PWC 166 › K-Directory Diff

This post is part of a series on Mohammad Anwar’s excellent Weekly Challenge, where hackers submit solutions in Perl, Raku, or any other language, to two different challenges every week. (It’s a lot of fun, if you’re into that sort of thing.)

Task #2 this week is another one of mine. The idea is to take any number of pathnames on the command line (and we must support at least three), and output a side-by-side diff of the files that are different. This is a skin-deep analysis, so there is no recursion, and no comparison of file sizes, modification times, or contents, although those would be worthy additions if someone wants to take it further.

I will be implementing a fairly basic version, although I have a more complex version I’ve been using for years that I might be persuaded to release if there is interest.

Data Design

I am going to have one main data structure, %dirs, that will be built up as we traverse the directories. It will hold all directory and file information, as well as a maxlen value for each directory, for ease of formatting columns later. Here’s what %dirs might look like, given a very simple set of input directories:

%dirs = (
  dir_a =>  {
      files  => {
                "Arial.ttf"       => 1,
                "Comic_Sans.ttf"  => 1,
              },
      maxlen => 14,
  },
  dir_b => {
      files  => {
                "Arial.ttf"       => 1,
                "Comic_Sans.ttf"  => 1,
                "Courier_New.ttf" => 1,
              },
      maxlen => 15,
  },
)

For convenience, I’ll also keep:

  • @dirs – List of directories with original order preserved (@ARGV)
  • @uniq – Unique filenames across all directories, in sorted order

Building %dirs

Building up %dirs is the heart and soul of this script, but is surprisingly easy:

sub read_all_dirs {
    map {
        my $dir = $_;
        my %hash = map  { $_ => 1 } 
                   map  { -d "$dir/$_" ?  "${_}/" : $_ }
                   grep { -f "$dir/$_" or -d "$dir/$_" } read_dir($dir);

        $dir => {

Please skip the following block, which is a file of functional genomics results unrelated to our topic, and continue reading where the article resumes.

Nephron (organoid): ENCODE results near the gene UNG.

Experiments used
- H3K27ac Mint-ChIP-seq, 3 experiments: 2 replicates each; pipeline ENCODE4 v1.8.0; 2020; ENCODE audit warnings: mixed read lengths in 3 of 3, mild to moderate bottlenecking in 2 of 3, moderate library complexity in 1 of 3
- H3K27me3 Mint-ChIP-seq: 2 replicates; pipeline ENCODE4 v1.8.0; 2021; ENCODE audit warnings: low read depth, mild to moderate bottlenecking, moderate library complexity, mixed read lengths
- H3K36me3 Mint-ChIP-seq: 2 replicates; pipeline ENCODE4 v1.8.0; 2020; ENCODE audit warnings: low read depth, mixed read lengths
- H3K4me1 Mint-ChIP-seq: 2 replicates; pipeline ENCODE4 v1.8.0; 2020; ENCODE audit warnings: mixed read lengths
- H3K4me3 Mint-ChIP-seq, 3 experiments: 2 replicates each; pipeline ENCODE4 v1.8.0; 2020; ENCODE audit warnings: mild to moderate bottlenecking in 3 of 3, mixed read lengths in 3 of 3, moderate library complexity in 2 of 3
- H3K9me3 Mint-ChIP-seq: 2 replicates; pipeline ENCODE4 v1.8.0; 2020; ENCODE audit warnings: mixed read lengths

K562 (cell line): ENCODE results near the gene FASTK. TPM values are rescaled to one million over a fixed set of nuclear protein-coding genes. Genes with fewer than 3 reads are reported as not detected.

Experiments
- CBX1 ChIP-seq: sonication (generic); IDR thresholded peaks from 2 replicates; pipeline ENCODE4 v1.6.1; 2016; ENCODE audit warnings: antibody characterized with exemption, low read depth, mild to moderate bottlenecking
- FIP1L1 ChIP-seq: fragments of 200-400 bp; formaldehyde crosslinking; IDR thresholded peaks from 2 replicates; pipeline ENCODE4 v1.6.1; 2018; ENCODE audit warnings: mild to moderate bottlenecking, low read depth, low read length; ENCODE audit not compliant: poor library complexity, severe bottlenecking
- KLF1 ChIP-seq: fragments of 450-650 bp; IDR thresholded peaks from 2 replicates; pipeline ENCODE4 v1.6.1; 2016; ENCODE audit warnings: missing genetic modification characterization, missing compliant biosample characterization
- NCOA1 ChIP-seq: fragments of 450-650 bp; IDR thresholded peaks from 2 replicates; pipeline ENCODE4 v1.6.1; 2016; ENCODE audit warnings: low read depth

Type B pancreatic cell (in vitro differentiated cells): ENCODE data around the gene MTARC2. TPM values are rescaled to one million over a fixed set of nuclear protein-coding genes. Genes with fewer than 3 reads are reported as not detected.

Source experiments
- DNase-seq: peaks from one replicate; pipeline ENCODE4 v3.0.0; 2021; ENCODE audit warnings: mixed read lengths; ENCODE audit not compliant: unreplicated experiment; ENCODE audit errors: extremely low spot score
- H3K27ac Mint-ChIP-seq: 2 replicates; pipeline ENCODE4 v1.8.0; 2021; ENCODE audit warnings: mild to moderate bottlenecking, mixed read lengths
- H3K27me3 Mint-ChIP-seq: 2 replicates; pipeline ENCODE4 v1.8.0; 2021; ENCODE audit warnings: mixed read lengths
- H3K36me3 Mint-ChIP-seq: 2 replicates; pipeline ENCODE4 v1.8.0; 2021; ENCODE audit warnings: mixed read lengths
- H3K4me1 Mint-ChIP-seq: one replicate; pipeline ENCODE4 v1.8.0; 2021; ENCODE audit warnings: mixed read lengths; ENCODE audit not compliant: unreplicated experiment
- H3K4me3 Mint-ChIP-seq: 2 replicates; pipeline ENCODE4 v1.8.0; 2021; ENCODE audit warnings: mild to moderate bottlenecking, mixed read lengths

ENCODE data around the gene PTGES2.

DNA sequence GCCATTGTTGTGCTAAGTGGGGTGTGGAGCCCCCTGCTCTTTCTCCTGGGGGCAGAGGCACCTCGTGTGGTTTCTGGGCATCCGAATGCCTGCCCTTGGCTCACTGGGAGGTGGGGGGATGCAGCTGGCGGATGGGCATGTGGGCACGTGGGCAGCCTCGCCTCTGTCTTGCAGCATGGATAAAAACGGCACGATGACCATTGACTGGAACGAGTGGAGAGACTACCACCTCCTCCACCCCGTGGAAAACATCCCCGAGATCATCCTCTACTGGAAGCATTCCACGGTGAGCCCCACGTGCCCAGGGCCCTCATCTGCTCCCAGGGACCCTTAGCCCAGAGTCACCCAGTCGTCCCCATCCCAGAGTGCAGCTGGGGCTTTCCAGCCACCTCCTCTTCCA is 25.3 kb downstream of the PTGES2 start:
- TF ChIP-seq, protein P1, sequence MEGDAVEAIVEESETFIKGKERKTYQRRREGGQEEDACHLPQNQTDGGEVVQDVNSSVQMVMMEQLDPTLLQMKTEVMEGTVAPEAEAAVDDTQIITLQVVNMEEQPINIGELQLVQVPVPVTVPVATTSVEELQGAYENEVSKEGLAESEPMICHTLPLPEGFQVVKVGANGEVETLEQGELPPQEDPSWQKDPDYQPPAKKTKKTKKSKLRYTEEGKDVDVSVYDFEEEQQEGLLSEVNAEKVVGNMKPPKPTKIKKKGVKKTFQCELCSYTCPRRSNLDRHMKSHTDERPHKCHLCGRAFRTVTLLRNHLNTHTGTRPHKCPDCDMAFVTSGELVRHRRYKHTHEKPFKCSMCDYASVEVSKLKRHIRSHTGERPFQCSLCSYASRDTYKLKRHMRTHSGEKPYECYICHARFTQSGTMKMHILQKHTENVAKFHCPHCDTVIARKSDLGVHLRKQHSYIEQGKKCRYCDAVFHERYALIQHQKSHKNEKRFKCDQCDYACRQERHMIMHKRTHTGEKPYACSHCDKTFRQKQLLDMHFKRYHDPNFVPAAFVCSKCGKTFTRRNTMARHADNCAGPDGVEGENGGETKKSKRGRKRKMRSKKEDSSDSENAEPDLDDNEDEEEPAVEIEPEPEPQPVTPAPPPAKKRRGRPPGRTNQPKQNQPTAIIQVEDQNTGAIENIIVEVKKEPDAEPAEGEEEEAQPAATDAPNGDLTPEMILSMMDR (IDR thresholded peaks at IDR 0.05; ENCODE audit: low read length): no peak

files  => \%hash,
            maxlen => max map length, keys %hash, $dir
        }
    } @_ 
}

I did use read_dir() from File::Slurper, but I hope you’d agree it would not be difficult to avoid that non-core module dependency if I wanted to.

The my %hash = map { ... } grep { ... } map { ... } read_dir() section is where the magic happens. Read from the bottom up, we get the list of everything in $dir, then we filter out anything that isn’t a regular file or directory (e.g., symlinks, devices, etc.), and then append a / if it’s a directory. The last map simply turns the file/dir name into a hash key/value pair with a true value (1).

The next block ($dir => { ... }) creates the directory hash for $dir, with all of the files, and we also calculate the maxlen (maximum length of the filenames in $dir, or $dir itself if it is the longest) for later use.

Formatting and printing the results

I want every directory to have its own column, and for that column to be as wide as the longest filename. As I will need to have headings, a divider, and then several rows, I don’t want to repeat myself, so I’ll define a printf-style format string I can use for all three cases:

my $fmt = join(" | ", map { "%-$dirs{$_}{maxlen}s" } @dirs) . "\n";

We’re most of the way there now. Let’s output the headings and horizontal divider:

printf $fmt, @dirs;
printf $fmt, map { '-' x $dirs{$_}{maxlen} } @dirs; # Divider

Finally, we loop over all @uniq filenames, and output (using $fmt) a line for any filename that does not exist in all @dirs:

for my $file (@uniq) {
    my @files = map { $dirs{$_}{files}{$file} ? $file : '' } @dirs;
    next if all { length } @files; # Exists in all directories

    printf $fmt, @files;
}

ch-2.pl full source

Easy! On the sample input, it looks something like:

$ ./ch-2.pl dir_*
dir_a          | dir_b           | dir_c          
-------------- | --------------- | ---------------
Comic_Sans.ttf | Comic_Sans.ttf  |                
               | Courier_New.ttf | Courier_New.ttf
Georgia.ttf    |                 |                
               |                 | Monaco.ttf     
Old_Fonts/     |                 |                
               | Tahoma.ttf      |                

That’s it! See you next week.

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